Photo: Carlijn Jacobs

The 50 Best Songs of 2022

Dig in, whether you’re hearing these songs for the first time or the hundredth.

No use keeping you all in suspense: The top two songs on our songs of the year list will surprise absolutely no one. Released as the lead singles from two of the biggest albums of the year by two of the biggest pop stars in the world, they ruled the charts, impressed critics, and set social media alight. And hey, when the masses are right, they’re right. See, internet? Maybe we’re not as contrarian as you think we are.

We would be remiss, however, if we didn’t endeavor to catch you up on a few things you might have missed while queuing up Midnights or Renassiance for the nth time. Of course, you’ll find some bona fide hits here, from Rosalía’s disorienting “Saoko” to Zach Bryan’s boldly understated “Something in the Orange” to Drake’s pumping yet ethereal “Sticky.”

But you’ll also find hidden gems from artists who span a similarly broad swath of genres: Sudan Archives, the one-woman band who managed to pack seemingly the entire history of R&B into a dizzying five minutes; Ethel Cain, the Southern Baptist-raised trans woman who somehow fit a fist-raising heartland anthem into a gothic horror opera; and the xx’s Oliver Sim and the Hold Steady’s Craig Finn, who stepped out from the yokes of their road-tested bands to deliver their most graceful and vulnerable compositions to date. So dig in, whether you’re hearing these songs for the first time or the hundredth. Jeremy Winograd

[Editor’s Note: Listen to the entire list on Spotify.]

50. Maggie Rogers, “Anywhere with You”

Like Beth Orton before her, singer-songwriter Maggie Rogers infuses her folk-rock with only the subtlest shades of electronica, employing electro-pop noodling throughout her sophomore effort, Surrender, to highlight rather than obscure her lilting voice and often gut-wrenching songwriting. Case in point: “Anywhere with You,” whose briefly diced-up vocal samples evoke the sound of a pop song devoured by the wind during a car ride. Echoes of the Pretenders’s “I’ll Stand by You” in Rogers’s discovery of the kind of love that makes one brave enough to face the unknown together: “Cruising 95 like we got nothing to lose/I’m praying to the headlights like I prayed to you/Before I found you.” Sal Cinquemani


49. Catherine Moan & Primer, “My Heart”

Drawing inspiration from the exuberant synth-pop of the ’80s, the deceptively upbeat “My Heart” pulses with a sorrowful nostalgia that belies its glittery production. Exploring an unhealthy relationship dynamic, Primer, backed by Catherine Moan’s exultant warble, sings with a curious lilt that’s at once affected and authentic, her pop-diva caroling both obfuscating and crystallizing the song’s emotions. “And still I give you everything, I don’t know what is wrong with me, it’s just something I do,” she belts out before the track erupts into the sugary sadness of a refrain. Far removed from the cynical, nostalgia-driven cash grabs that have come to dominate pop culture, the song overflows with an exhilarating giddiness that makes for one of the year’s most sweetly cathartic experiences. Fred Barrett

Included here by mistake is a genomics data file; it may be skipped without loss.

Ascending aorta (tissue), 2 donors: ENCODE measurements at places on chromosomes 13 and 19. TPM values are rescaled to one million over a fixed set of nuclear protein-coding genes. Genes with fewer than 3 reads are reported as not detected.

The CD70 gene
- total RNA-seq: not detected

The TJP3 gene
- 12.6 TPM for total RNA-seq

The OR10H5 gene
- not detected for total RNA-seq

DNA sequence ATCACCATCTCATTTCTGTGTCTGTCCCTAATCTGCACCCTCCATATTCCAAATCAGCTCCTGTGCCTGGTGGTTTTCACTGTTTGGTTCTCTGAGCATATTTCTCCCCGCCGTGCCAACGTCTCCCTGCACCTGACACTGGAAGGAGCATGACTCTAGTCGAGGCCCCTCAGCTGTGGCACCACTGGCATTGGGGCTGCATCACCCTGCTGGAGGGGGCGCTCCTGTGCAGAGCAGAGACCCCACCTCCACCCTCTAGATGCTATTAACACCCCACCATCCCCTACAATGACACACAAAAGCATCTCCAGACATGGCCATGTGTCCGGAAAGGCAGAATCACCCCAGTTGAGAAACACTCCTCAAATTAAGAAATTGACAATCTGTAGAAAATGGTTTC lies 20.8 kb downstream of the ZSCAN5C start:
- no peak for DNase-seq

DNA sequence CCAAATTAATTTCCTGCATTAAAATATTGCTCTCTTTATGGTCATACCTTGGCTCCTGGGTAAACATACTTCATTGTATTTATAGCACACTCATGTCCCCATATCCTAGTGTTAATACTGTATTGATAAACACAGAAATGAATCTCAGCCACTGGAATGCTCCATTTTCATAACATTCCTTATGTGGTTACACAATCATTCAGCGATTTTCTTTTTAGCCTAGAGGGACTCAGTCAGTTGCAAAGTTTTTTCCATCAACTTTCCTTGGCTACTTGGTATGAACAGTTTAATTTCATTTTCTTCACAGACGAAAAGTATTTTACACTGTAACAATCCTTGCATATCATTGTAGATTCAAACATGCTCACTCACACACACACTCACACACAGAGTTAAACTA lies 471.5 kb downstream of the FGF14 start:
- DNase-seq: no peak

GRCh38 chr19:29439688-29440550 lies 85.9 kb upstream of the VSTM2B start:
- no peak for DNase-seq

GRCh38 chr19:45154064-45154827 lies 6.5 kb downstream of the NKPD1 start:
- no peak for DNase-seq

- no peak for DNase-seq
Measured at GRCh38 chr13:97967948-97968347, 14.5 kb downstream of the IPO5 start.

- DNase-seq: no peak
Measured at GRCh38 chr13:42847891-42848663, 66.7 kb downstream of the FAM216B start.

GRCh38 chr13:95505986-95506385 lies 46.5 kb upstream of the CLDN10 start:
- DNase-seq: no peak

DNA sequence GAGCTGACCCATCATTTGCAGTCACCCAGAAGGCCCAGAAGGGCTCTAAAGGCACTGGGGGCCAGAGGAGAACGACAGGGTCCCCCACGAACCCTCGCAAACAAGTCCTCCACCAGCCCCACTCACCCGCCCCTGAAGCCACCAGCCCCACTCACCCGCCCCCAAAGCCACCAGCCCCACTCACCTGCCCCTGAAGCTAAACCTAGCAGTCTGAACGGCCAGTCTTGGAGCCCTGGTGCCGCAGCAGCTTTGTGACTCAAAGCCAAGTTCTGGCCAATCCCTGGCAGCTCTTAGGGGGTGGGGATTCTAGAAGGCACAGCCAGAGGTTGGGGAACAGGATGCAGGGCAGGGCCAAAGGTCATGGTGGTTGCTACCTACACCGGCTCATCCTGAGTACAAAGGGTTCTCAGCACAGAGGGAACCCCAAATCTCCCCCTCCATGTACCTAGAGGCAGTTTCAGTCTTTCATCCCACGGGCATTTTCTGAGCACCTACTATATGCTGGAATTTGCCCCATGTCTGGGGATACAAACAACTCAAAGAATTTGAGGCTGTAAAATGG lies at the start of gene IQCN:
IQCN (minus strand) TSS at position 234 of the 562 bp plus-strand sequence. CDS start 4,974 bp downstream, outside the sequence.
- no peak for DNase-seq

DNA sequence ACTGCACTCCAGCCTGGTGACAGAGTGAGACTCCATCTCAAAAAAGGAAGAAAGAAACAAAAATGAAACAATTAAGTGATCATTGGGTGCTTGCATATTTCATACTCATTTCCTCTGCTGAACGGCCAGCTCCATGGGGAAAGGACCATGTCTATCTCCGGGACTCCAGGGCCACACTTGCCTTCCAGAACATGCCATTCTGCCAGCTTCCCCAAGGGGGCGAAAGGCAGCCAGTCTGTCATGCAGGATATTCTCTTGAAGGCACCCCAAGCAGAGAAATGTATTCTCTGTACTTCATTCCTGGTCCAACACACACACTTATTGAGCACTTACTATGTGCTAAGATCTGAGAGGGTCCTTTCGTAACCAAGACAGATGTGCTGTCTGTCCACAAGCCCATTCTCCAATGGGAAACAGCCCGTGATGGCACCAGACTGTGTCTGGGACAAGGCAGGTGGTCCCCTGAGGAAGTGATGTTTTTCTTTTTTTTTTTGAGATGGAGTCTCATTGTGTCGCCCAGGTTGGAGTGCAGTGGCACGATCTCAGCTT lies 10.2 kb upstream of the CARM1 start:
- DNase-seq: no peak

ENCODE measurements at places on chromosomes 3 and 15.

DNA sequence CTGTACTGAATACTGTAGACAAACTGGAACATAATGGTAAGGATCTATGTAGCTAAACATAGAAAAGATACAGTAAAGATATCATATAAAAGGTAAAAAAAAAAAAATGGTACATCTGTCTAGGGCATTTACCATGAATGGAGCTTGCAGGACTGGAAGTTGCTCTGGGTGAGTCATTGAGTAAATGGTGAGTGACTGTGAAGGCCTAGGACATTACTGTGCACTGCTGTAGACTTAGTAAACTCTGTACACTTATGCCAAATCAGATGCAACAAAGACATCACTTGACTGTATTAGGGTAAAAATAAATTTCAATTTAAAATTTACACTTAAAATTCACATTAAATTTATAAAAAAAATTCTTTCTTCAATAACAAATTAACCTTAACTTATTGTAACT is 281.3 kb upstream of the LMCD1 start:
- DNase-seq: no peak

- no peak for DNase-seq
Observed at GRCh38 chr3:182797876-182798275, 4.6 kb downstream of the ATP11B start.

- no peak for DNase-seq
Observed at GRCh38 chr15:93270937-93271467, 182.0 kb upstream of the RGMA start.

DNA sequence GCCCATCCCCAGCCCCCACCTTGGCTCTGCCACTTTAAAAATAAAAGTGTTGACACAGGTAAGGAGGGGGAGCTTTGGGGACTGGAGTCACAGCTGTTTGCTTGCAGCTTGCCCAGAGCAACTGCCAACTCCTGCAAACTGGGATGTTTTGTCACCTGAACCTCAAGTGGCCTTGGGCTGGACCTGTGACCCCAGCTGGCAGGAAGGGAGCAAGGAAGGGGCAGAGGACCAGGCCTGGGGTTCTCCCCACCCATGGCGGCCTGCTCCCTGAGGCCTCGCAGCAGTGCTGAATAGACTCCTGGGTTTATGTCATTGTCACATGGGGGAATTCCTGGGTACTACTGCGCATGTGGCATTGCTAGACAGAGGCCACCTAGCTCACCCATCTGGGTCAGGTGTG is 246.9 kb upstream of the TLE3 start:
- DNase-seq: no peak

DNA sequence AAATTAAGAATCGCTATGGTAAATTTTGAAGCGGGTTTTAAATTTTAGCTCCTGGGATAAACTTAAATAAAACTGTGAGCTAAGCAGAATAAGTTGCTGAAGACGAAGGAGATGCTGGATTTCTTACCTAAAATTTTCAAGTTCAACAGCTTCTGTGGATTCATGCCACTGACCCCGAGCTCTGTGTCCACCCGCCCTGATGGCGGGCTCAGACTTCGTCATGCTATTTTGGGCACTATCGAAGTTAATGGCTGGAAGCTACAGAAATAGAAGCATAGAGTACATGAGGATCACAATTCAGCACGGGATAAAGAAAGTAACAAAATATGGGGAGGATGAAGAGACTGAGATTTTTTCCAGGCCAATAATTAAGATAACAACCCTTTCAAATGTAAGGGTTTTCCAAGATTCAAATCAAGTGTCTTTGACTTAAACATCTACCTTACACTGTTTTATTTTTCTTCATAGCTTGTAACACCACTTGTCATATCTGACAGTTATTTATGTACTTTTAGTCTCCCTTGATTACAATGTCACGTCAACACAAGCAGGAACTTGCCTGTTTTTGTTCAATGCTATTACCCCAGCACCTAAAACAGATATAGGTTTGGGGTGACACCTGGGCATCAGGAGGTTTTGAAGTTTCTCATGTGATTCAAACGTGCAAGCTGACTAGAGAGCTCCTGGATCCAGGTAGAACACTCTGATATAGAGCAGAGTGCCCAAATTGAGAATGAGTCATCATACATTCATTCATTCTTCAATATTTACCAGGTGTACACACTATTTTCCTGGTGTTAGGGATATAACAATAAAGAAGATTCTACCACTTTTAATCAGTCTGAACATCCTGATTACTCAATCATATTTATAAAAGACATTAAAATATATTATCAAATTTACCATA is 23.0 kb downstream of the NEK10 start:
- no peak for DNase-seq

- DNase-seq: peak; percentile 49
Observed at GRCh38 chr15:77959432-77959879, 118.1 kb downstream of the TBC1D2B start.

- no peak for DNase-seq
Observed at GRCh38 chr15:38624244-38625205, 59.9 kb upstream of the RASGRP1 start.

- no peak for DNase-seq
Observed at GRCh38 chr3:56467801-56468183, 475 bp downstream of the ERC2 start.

48. FKA twigs, “Ride the Dragon”

“Ride the Dragon” is the freewheeling progeny of FKA twigs’s sultry, skittering early EPs. Whereas we may expect a seductive line such as “If you really wanna kiss me, do it quickly” to be delivered legato, like on 2014’s “Hours,” here it’s sped up so as to indicate just how much of a hurry the singer is in. The framing device of Caprisongs is built into the song, which opens with a spoken introduction about twigs’s artistic motivation before launching abruptly into its characteristically wonky hook and winking come-ons. Mason

47. Chat Pile, “Why”

A photograph of the Oklahoma County Detention Center is pictured on the cover of Chat Pile’s God’s Country, and that harsh industrialism looms large over the album and takes on an especially dystopian dimension when paired with Luther Manhole’s crushing guitar riffs and menacing arpeggiated leads, both of which feature prominently on “Why.” “Why do people have to live outside?” asks singer Raygun Busch, in a simple, straightforward, even prosaic indictment of homelessness. “There are people that are made to live outside,” he continues, punctuating the blunt verse with an accusatory “Why?”—his tone growing increasingly unhinged and desperate. As the song draws to a close, the band delivers a pulverizing breakdown finish, and Busch laments the “Real American horror story” that the unhoused are forced to live through. Why indeed. Barrett

46. Tomberlin, “Tap”

Tomberlin’s “Tap” uses its titular, introductory smash of the “like” button to incite a roundelay of stunning drum sounds that would be cause by themselves for placement on this list. Throughout its exquisite four-and-a-half minutes, a casual shuffle of a hand-drummed beat persists, underlaid at first by distant stomping, eventually supplemented by the gentle rattle of what sounds like glimmering beads. That the song also unfolds as a knotty manifesto about the imprisoning nature of social media, the simultaneous mystery and claustrophobia of the city, and the sometimes unbearable intimacy of art is something of a marvel. Charles Lyons-Burt


45. Yeule, “Bites on My Neck”